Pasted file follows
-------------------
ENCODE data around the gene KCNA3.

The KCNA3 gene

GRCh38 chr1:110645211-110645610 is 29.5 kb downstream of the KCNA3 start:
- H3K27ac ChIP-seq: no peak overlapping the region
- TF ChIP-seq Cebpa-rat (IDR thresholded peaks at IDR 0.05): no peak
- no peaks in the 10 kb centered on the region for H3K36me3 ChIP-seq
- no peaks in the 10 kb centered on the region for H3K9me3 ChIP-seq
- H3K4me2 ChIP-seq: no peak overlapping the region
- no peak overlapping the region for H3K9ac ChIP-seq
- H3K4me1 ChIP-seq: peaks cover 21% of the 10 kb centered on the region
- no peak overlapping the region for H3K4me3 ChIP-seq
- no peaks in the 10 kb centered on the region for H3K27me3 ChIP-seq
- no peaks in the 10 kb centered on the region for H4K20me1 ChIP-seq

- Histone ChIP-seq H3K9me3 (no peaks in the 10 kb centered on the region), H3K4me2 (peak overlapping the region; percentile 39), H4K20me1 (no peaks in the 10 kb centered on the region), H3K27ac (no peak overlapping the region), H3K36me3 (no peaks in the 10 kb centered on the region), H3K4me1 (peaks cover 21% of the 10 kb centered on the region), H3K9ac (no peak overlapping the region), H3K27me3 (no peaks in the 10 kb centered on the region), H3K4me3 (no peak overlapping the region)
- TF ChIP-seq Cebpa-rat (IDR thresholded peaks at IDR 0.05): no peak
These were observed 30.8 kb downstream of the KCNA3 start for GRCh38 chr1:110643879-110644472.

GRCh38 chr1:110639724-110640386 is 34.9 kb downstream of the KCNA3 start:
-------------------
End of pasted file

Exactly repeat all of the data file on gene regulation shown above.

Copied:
ENCODE data around the gene KCNA3.

The KCNA3 gene

GRCh38 chr1:110645211-110645610 is 29.5 kb downstream of the KCNA3 start:
- H3K27ac ChIP-seq: no peak overlapping the region
- TF ChIP-seq Cebpa-rat (IDR thresholded peaks at IDR 0.05): no peak
- no peaks in the 10 kb centered on the region for H3K36me3 ChIP-seq
- no peaks in the 10 kb centered on the region for H3K9me3 ChIP-seq
- H3K4me2 ChIP-seq: no peak overlapping the region
- no peak overlapping the region for H3K9ac ChIP-seq
- H3K4me1 ChIP-seq: peaks cover 21% of the 10 kb centered on the region
- no peak overlapping the region for H3K4me3 ChIP-seq
- no peaks in the 10 kb centered on the region for H3K27me3 ChIP-seq
- no peaks in the 10 kb centered on the region for H4K20me1 ChIP-seq

- Histone ChIP-seq H3K9me3 (no peaks in the 10 kb centered on the region), H3K4me2 (peak overlapping the region; percentile 39), H4K20me1 (no peaks in the 10 kb centered on the region), H3K27ac (no peak overlapping the region), H3K36me3 (no peaks in the 10 kb centered on the region), H3K4me1 (peaks cover 21% of the 10 kb centered on the region), H3K9ac (no peak overlapping the region), H3K27me3 (no peaks in the 10 kb centered on the region), H3K4me3 (no peak overlapping the region)
- TF ChIP-seq Cebpa-rat (IDR thresholded peaks at IDR 0.05): no peak
These were observed 30.8 kb downstream of the KCNA3 start for GRCh38 chr1:110643879-110644472.

GRCh38 chr1:110639724-110640386 is 34.9 kb downstream of the KCNA3 start: